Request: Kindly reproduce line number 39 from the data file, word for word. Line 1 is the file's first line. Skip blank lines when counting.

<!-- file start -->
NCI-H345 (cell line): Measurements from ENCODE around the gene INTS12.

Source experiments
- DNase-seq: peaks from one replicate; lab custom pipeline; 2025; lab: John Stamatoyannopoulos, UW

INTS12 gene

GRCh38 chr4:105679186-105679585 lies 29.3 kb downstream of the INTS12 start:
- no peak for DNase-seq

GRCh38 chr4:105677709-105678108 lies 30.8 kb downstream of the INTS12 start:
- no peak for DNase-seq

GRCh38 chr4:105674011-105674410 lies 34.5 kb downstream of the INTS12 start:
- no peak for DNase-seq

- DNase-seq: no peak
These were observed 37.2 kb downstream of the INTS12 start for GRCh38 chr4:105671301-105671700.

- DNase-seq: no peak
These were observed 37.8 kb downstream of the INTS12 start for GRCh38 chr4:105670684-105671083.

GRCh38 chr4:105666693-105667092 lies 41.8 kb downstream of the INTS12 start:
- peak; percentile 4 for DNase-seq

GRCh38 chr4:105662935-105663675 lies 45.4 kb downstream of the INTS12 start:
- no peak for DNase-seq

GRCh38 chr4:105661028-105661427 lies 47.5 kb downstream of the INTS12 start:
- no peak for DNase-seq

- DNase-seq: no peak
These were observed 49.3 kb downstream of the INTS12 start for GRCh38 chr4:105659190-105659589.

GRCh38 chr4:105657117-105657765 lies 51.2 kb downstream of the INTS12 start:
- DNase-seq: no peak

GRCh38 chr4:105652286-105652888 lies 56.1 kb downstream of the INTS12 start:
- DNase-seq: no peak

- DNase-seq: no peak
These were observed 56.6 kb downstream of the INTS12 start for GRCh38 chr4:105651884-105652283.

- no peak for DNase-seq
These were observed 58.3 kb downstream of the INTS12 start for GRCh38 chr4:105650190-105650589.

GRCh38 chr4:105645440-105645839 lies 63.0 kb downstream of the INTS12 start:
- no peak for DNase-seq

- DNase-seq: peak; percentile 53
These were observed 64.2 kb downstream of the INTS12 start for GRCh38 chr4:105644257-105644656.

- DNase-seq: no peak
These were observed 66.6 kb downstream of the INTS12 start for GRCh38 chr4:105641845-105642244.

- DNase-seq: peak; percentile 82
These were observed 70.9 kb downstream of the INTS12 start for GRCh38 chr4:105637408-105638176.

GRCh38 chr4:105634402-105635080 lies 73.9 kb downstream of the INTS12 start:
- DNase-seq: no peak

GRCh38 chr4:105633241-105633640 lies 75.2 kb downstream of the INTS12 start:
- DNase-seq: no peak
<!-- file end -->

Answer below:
GRCh38 chr4:105634402-105635080 lies 73.9 kb downstream of the INTS12 start: